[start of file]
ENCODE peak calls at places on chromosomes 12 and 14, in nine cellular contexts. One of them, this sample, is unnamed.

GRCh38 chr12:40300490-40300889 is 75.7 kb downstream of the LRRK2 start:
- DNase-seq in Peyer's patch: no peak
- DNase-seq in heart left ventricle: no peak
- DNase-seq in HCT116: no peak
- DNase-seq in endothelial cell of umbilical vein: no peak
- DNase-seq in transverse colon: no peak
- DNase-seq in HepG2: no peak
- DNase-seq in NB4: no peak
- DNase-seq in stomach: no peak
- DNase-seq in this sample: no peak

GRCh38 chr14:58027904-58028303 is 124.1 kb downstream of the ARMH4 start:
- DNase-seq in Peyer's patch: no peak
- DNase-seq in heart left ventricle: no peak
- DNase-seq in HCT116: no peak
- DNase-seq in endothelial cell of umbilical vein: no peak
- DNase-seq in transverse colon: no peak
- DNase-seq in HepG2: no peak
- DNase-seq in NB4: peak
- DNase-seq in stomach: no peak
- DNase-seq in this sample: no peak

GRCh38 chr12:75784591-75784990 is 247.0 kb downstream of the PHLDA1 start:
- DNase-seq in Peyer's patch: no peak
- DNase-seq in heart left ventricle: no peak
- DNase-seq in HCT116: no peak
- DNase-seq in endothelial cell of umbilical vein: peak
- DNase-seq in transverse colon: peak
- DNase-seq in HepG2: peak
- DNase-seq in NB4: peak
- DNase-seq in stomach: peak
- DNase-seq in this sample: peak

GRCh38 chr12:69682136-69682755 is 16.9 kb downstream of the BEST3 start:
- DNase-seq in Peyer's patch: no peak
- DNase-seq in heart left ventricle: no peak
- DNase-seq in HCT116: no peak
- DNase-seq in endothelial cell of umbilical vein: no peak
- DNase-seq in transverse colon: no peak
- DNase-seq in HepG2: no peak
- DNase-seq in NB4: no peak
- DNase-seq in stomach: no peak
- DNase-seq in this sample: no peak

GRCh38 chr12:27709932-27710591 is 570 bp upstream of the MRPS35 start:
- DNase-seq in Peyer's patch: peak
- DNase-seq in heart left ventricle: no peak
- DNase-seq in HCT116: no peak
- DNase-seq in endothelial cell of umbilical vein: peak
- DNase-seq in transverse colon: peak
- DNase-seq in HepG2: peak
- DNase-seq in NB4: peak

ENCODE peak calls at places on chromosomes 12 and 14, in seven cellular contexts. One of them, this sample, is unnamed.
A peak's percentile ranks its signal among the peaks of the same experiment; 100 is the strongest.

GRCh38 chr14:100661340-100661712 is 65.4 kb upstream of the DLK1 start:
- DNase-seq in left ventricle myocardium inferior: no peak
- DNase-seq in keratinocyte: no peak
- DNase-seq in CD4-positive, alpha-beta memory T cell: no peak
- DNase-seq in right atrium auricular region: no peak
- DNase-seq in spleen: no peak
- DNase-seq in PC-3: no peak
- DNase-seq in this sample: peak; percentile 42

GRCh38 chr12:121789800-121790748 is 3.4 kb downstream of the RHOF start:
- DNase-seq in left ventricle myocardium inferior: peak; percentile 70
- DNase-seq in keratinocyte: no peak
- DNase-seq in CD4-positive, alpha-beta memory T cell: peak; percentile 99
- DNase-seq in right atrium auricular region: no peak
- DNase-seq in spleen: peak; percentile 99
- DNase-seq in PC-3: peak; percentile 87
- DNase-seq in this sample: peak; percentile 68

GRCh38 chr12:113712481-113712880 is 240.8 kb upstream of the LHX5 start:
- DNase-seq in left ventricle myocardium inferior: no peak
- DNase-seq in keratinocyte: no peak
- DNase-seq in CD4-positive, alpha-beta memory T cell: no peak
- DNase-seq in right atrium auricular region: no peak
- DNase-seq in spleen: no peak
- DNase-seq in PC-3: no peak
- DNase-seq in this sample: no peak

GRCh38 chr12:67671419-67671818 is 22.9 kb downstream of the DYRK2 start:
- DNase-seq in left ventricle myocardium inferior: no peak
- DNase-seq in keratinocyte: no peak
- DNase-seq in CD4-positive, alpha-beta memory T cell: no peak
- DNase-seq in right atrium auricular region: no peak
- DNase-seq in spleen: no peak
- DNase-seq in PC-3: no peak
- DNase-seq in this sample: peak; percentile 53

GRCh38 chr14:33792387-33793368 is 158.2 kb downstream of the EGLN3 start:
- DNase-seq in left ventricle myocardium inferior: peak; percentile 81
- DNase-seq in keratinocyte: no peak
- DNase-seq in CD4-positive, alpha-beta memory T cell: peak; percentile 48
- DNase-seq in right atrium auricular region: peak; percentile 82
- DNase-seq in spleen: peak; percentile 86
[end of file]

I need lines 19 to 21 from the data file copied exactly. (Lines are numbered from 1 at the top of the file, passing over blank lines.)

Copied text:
- DNase-seq in NB4: peak
- DNase-seq in stomach: no peak
- DNase-seq in this sample: no peak